Did you know that Blade Runner is set in 2019? That’s three years from now! Not to mention Back to the Future 2, where they time-travel forward into 2015. Yet we don’t have flying cars and there are no replicants among us (as far as I know).
It’s easy to feel disappointed with current technology when we compare it to fictional depictions of the future. Still, these days our phones, computers, and even houses can do amazing things. The ability to automate tasks is one of them.
Every Linux user can benefit from scheduling tasks, whether they’re system-related (like cleaning up old logs and updating packages) or serving the user (checking email, downloading podcasts…). Windows users have had Task Scheduler since Windows 95. The utility that does the same job on Linux is called cron, and here we’ll explain how to use it.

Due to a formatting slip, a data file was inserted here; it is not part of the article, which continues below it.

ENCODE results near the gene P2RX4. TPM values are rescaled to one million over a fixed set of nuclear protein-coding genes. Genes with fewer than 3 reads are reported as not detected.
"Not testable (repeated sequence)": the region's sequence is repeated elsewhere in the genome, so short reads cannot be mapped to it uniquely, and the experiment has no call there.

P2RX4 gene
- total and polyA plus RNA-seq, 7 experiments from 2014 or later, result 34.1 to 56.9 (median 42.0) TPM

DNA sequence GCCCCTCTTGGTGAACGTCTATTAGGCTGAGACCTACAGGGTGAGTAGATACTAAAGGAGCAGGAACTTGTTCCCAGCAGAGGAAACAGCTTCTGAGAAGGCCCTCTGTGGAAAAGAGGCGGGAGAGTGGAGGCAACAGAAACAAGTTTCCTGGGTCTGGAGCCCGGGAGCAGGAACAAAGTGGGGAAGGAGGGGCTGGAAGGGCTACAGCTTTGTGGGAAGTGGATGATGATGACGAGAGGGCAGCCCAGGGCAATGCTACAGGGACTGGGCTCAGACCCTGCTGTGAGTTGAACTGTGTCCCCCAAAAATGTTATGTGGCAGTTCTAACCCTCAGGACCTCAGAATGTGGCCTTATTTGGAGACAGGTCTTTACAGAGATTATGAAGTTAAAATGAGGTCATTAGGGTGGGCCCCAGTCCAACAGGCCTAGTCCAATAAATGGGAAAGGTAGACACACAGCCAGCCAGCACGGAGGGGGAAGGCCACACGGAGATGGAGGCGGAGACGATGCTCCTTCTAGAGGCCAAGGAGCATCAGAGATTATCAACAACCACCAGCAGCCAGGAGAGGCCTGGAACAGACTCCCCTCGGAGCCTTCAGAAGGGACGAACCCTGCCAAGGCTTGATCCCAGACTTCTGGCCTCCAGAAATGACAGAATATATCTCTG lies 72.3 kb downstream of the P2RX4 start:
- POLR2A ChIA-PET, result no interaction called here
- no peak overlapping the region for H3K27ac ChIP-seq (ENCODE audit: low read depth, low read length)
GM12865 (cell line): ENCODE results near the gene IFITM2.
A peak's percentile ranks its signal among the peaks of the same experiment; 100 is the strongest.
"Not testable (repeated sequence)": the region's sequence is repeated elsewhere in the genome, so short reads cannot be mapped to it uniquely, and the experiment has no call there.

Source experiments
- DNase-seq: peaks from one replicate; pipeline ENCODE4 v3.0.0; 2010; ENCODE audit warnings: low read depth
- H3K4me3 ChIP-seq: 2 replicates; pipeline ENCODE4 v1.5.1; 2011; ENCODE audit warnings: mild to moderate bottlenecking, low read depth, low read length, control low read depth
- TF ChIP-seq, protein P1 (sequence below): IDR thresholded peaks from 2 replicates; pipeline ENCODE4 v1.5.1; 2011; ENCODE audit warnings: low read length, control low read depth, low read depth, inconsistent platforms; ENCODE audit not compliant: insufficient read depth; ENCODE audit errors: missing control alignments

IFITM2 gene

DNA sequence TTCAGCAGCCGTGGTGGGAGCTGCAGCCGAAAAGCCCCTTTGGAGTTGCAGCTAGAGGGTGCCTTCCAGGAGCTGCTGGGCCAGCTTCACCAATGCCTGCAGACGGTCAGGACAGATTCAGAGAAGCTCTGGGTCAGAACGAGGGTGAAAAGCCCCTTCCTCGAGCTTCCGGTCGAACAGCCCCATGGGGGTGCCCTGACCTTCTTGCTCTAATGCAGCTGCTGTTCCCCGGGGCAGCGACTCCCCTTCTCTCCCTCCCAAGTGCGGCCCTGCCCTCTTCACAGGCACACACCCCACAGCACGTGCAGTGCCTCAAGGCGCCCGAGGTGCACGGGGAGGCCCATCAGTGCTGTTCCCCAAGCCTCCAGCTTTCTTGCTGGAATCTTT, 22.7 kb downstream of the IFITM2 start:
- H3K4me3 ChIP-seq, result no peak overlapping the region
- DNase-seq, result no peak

What Is Cron?
Cron is a system service that runs in the background, checks for scheduled tasks, and executes them if it finds any. The tasks — also called “cron jobs” — are defined in special configuration files (crontabs), which cron scans every minute. Several versions of cron can be found across on different Linux distributions. For example, Fedora’s fork of cron is called cronie, and there are also fcron, bcron, and dcron. Some have extra features, while others are more focused on security, but they’re all based on the same idea.
This guide is written for vixie-cron, which is the most widespread version of cron and the one you’ll find on Ubuntu and its derivatives. While most instructions apply to other cron implementations too, there might be minor differences, so check their manuals if you decide to switch.
What Is a Crontab?